THE ARCTIC & CATASTROPHIC CLIMATE CHANGE
An ice-free summer Arctic in years or decades heralds methane catastrophe.
Catastrophic climate change for many years has been regarded as runaway climate change and has been presented in terms of passing 'tipping points' and as' abrupt 'or 'rapid' climate change. Large constant carbon feedback emissions resulting from global warming would obviously be catastrophically dangerous would at some point be irreversibly progressive (the ultimate vicious cycle). This for a great many years has been the feat of global warming, but there is little in the published science on the runaway combination of feedbacks.
Abrupt warming has definitely happened in the past and of the most concern is the abrupt warming that ended the abrupt Younger Dryas 11,500 years ago- research shows this was 10C in a few decades and due to NH methane emissions .
A expert publication on tipping points is by Tim Lenton. In this 2008 paper the Arctic planetary tipping points of terrestrial permafrost and of methane hydrate were included but not rated in the list of priorities, because of lack of research data.
A safe operating space for humanity, Nature, August 2011 by J. Rockström, Will Steffen, K. Noone, Åsa Persson, F. Chapin, E. Lambin, T. Lenton, M. Scheffer, C. Folke, Hans Schellnhuber et al, found that atmospheric CO2 had passed the safety limit:
Climate Change We have reached a point at which the loss of summer polar ice is almost certainly irreversible. From the perspective of the Earth as a complex system, this is one example of the sharp threshold above which large feedback mechanisms could drive the Earth system into a much warmer, greenhouse gas-rich state with sea levels metres higher than present. Recent evidence suggests that the Earth System, now passing 387 ppmv CO2, has already transgressed this Planetary Boundary.
The IPCC 2007 Assessment acknowledged the catastrophic risk from Arctic summer sea ice loss and methane carbon feedback, and that multiple cascading Arctic feedbacks will occur from global warming.
Risk of Catastrophic or Abrupt Change
The possibility of abrupt climate change and/or abrupt changes in the earth system triggered by climate change, with potentially catastrophic consequences, cannot be ruled out. Positive feedback from warming may cause the release of carbon or methane from the terrestrial biosphere and oceans which would add to the mitigation required.
In both polar regions, components of the terrestrial cryosphere and hydrology are increasingly being affected by climate change (very high confidence). These changes will have cascading effects on key regional bio-physical systems and cause global climatic feedbacks (very high confidence).
What is global climate catastrophe?
There is no formal definition in climate change science of dangerous, disastrous, or catastrophic global climate change. The impression given from media reports is that it means the loss of the Greenland and West Antarctic ice sheets, raising the global sea level. It is much more than those dramatic but slow future events.
The loss of the Arctic summer sea ice has not been recognized as catastrophic danger. Arctic climate change has been recognized by James Hansen in a 2007 paper Dangerous human-made interference with climate: a GISS model study.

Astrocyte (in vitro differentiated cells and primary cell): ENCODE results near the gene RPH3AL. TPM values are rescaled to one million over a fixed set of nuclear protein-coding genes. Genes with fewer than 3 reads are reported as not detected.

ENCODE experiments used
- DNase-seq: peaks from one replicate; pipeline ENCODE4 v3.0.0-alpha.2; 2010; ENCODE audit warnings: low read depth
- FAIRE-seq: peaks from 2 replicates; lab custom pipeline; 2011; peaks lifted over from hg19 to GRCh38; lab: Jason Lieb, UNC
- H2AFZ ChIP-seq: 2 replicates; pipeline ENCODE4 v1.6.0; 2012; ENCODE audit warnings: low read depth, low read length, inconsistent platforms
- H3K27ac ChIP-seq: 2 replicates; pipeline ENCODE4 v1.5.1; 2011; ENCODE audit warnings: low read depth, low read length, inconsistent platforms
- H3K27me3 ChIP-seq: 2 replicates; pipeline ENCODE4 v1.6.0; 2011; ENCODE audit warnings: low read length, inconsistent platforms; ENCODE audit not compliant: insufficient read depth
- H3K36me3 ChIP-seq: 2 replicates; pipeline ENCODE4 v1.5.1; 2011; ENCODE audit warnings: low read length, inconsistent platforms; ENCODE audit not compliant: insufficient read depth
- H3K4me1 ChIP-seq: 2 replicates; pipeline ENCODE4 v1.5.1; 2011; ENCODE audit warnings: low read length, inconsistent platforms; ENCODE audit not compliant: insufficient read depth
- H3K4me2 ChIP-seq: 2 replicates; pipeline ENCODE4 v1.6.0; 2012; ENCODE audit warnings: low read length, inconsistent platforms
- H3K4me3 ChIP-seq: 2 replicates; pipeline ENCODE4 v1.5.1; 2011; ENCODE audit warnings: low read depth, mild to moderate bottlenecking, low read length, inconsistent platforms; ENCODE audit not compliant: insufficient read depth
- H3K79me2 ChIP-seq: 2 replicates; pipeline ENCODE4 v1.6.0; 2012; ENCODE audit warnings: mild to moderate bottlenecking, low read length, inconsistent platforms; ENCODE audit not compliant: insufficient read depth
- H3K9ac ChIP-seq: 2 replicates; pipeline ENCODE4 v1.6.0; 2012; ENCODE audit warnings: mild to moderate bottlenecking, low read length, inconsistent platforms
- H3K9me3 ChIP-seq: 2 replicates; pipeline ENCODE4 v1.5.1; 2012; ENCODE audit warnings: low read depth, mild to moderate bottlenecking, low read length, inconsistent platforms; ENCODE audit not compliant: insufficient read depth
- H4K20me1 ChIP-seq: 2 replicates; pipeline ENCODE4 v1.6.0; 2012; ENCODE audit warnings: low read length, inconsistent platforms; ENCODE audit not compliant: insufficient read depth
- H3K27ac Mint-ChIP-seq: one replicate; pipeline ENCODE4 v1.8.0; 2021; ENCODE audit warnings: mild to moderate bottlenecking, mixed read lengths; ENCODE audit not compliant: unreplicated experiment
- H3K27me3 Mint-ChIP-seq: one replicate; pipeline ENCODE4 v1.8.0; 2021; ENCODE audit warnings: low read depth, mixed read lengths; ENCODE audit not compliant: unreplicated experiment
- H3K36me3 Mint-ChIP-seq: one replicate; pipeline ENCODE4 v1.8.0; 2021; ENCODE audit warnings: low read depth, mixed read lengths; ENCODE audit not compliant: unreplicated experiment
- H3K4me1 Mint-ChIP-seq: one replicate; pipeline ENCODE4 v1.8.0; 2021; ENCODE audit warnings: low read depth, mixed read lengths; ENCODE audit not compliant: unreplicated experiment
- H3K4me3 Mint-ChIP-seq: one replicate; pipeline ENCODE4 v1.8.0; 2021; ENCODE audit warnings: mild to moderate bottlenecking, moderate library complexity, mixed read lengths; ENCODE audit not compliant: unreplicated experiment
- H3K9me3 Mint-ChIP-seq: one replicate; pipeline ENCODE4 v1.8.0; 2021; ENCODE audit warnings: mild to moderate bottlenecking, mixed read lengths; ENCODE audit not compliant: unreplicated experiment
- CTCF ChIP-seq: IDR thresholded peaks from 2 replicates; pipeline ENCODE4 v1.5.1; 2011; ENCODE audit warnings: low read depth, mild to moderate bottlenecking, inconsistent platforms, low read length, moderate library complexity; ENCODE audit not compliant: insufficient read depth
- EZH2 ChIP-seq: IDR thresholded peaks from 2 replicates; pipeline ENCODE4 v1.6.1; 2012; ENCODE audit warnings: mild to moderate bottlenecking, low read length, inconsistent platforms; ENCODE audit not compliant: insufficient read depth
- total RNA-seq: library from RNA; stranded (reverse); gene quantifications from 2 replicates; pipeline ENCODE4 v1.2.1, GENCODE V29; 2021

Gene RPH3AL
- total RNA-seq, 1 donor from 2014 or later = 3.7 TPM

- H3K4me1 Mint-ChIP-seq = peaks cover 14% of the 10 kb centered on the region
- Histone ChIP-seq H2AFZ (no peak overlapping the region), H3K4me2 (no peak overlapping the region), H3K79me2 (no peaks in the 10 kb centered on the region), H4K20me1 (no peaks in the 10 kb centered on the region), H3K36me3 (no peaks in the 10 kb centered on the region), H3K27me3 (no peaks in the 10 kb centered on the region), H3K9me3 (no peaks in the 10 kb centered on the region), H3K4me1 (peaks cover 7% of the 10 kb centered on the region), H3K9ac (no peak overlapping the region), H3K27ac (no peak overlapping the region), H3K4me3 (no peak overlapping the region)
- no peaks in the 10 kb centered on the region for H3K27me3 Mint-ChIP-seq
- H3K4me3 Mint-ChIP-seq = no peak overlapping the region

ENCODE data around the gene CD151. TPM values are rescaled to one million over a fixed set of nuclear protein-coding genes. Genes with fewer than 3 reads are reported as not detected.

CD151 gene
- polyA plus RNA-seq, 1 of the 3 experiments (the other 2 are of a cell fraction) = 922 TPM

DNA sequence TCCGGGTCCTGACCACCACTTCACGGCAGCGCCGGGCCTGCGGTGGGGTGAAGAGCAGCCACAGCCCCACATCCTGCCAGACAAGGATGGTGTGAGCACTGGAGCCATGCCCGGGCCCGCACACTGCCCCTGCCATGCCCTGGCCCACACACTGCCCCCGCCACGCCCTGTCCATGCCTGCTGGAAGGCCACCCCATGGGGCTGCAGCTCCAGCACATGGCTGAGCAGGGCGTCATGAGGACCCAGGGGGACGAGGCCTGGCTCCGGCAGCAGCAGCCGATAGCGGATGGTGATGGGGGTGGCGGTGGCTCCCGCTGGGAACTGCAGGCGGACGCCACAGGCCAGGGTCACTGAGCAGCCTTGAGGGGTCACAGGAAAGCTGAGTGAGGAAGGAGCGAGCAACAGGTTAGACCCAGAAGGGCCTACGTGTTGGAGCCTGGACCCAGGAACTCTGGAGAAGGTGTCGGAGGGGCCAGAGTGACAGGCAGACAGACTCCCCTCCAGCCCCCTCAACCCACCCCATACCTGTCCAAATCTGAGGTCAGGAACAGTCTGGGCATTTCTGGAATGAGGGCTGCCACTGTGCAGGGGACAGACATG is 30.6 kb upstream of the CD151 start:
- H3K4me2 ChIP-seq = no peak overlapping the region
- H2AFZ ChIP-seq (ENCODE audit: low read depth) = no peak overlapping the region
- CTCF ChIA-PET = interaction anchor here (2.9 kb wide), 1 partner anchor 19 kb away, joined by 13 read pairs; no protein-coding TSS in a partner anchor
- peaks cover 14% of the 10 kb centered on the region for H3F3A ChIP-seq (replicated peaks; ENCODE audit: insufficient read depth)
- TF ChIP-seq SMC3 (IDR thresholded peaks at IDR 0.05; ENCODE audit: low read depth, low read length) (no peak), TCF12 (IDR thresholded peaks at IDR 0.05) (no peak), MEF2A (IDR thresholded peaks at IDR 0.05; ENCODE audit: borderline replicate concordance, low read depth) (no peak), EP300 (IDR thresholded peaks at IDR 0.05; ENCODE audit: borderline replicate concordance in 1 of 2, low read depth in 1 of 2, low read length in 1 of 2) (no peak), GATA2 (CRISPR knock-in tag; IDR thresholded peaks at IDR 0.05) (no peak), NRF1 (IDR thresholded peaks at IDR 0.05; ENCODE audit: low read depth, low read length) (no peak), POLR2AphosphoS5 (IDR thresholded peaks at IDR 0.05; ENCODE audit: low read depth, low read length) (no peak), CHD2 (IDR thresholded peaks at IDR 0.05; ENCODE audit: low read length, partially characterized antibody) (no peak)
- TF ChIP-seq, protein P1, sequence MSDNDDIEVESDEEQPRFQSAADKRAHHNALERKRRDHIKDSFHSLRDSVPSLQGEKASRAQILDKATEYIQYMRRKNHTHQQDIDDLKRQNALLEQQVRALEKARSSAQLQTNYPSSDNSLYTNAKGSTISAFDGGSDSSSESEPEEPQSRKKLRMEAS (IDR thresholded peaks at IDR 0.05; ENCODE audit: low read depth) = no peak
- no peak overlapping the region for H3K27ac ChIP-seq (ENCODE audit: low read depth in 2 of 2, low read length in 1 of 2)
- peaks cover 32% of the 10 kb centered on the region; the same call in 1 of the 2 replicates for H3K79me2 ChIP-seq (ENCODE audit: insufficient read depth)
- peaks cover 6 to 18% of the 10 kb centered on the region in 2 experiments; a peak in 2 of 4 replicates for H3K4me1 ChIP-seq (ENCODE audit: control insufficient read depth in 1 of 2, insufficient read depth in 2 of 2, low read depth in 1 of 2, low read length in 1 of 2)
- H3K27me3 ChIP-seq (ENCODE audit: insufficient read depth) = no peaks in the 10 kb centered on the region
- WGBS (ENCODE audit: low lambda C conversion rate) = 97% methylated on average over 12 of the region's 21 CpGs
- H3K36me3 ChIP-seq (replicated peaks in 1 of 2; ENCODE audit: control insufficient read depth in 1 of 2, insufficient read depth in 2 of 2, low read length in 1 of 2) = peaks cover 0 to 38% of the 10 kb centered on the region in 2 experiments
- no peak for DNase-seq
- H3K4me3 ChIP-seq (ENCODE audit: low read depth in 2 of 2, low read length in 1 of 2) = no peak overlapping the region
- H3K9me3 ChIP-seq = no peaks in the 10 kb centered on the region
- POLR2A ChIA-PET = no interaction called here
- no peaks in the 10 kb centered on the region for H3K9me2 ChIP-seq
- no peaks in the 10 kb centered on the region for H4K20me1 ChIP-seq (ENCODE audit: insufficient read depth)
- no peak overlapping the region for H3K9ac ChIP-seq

Though many say "dangerous interference with the climate system," the objective of the 1992 UN Framework Convention on Climate Change, is not defined, a full reading of the Convention shows it is clearly and specifically defined in terms of the effects of climate change on food and health security in the most climate-change-vulnerable regions and populations.
A common sense definition would be based on human population health. If water security is added in, this is indeed a common sense definition of "dangerous interference with the climate system."
Such a definition does exist in Climate Change and Public Health, Brian S. Schwartz, MD, MS, September 2008 from the proceedings of the 135th Annual Meeting of the American Public Health Association (APHA):
Climate Change, Peak Petroleum, and Public Health
Global climate change health impact
The projected implications of climate change for human health are many, diverse, and wide-ranging in magnitude. Several speakers [5-7, 10] defined the commonly used term "catastrophic climate change" which was used by climatologist James Hansen and others. 
Catastrophic climate change is defined as climate change that would result in
extinction of up to 50% of terrestrial and marine species,
sea-level rise leading to the displacement of tens to hundreds of millions of people, and
changes in regional climate that would cause profound disruption to regional food production and the hydrologic cycle (eg, worse droughts, more severe rain events with flooding and consequent damage). 
There was recognition and agreement [5-7, 10] with the many climatologists who have maintained that there are less than 10 years remaining to change "business as usual" with respect to reducing carbon emissions, or else catastrophic climate change will be unavoidable.
Dangerous climate change therefore means "catastrophically dangerous," and the bottom line of catastrophic climate change is profound disruption to regional food production and water availability to regional populations. Profound disruption would inevitably follow from any sustained losses at any time, because of the basic climate change science: climate change commitment (due to lags in the climate system), the combined "multiplier" effect, and cumulative impact.